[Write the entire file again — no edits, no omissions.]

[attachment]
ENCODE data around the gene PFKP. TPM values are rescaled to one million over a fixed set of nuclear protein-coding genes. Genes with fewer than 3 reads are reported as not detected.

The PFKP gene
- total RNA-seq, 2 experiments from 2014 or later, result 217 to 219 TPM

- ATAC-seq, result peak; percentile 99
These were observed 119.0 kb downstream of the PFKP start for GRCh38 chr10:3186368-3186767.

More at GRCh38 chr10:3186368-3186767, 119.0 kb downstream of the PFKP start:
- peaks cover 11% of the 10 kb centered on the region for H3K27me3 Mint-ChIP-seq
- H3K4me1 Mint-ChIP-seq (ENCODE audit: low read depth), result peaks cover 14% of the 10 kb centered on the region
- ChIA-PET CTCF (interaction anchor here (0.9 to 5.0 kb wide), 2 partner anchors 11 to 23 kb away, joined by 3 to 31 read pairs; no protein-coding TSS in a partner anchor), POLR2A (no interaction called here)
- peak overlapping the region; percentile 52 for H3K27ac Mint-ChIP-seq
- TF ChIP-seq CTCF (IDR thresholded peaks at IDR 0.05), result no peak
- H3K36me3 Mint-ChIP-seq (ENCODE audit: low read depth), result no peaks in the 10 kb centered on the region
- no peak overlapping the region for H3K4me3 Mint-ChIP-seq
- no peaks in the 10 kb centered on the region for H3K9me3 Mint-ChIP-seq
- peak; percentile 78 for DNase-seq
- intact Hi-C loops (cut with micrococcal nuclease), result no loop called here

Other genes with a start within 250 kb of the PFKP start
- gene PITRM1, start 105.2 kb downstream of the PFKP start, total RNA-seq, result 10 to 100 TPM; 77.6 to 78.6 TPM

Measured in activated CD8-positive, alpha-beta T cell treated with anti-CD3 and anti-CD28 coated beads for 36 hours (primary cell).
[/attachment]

ENCODE data around the gene PFKP. TPM values are rescaled to one million over a fixed set of nuclear protein-coding genes. Genes with fewer than 3 reads are reported as not detected.

The PFKP gene
- total RNA-seq, 2 experiments from 2014 or later, result 217 to 219 TPM

- ATAC-seq, result peak; percentile 99
These were observed 119.0 kb downstream of the PFKP start for GRCh38 chr10:3186368-3186767.

More at GRCh38 chr10:3186368-3186767, 119.0 kb downstream of the PFKP start:
- peaks cover 11% of the 10 kb centered on the region for H3K27me3 Mint-ChIP-seq
- H3K4me1 Mint-ChIP-seq (ENCODE audit: low read depth), result peaks cover 14% of the 10 kb centered on the region
- ChIA-PET CTCF (interaction anchor here (0.9 to 5.0 kb wide), 2 partner anchors 11 to 23 kb away, joined by 3 to 31 read pairs; no protein-coding TSS in a partner anchor), POLR2A (no interaction called here)
- peak overlapping the region; percentile 52 for H3K27ac Mint-ChIP-seq
- TF ChIP-seq CTCF (IDR thresholded peaks at IDR 0.05), result no peak
- H3K36me3 Mint-ChIP-seq (ENCODE audit: low read depth), result no peaks in the 10 kb centered on the region
- no peak overlapping the region for H3K4me3 Mint-ChIP-seq
- no peaks in the 10 kb centered on the region for H3K9me3 Mint-ChIP-seq
- peak; percentile 78 for DNase-seq
- intact Hi-C loops (cut with micrococcal nuclease), result no loop called here

Other genes with a start within 250 kb of the PFKP start
- gene PITRM1, start 105.2 kb downstream of the PFKP start, total RNA-seq, result 10 to 100 TPM; 77.6 to 78.6 TPM

Measured in activated CD8-positive, alpha-beta T cell treated with anti-CD3 and anti-CD28 coated beads for 36 hours (primary cell).